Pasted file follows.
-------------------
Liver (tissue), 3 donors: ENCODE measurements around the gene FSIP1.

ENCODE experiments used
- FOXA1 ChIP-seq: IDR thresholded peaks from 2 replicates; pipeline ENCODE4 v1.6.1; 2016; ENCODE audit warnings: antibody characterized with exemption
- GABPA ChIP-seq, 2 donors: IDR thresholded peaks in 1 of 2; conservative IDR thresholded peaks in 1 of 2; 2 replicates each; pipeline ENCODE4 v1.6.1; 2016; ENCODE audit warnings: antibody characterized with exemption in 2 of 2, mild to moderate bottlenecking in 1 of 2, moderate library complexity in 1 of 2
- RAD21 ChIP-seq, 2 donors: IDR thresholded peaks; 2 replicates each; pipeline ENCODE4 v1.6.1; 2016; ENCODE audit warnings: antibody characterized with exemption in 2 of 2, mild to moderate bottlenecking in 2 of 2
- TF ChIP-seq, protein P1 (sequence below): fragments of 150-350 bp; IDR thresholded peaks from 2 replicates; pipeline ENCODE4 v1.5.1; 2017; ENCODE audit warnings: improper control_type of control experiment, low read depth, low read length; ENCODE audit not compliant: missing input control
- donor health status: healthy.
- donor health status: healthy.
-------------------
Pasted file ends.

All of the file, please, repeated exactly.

Liver (tissue), 3 donors: ENCODE measurements around the gene FSIP1.

ENCODE experiments used
- FOXA1 ChIP-seq: IDR thresholded peaks from 2 replicates; pipeline ENCODE4 v1.6.1; 2016; ENCODE audit warnings: antibody characterized with exemption
- GABPA ChIP-seq, 2 donors: IDR thresholded peaks in 1 of 2; conservative IDR thresholded peaks in 1 of 2; 2 replicates each; pipeline ENCODE4 v1.6.1; 2016; ENCODE audit warnings: antibody characterized with exemption in 2 of 2, mild to moderate bottlenecking in 1 of 2, moderate library complexity in 1 of 2
- RAD21 ChIP-seq, 2 donors: IDR thresholded peaks; 2 replicates each; pipeline ENCODE4 v1.6.1; 2016; ENCODE audit warnings: antibody characterized with exemption in 2 of 2, mild to moderate bottlenecking in 2 of 2
- TF ChIP-seq, protein P1 (sequence below): fragments of 150-350 bp; IDR thresholded peaks from 2 replicates; pipeline ENCODE4 v1.5.1; 2017; ENCODE audit warnings: improper control_type of control experiment, low read depth, low read length; ENCODE audit not compliant: missing input control
- donor health status: healthy.
- donor health status: healthy.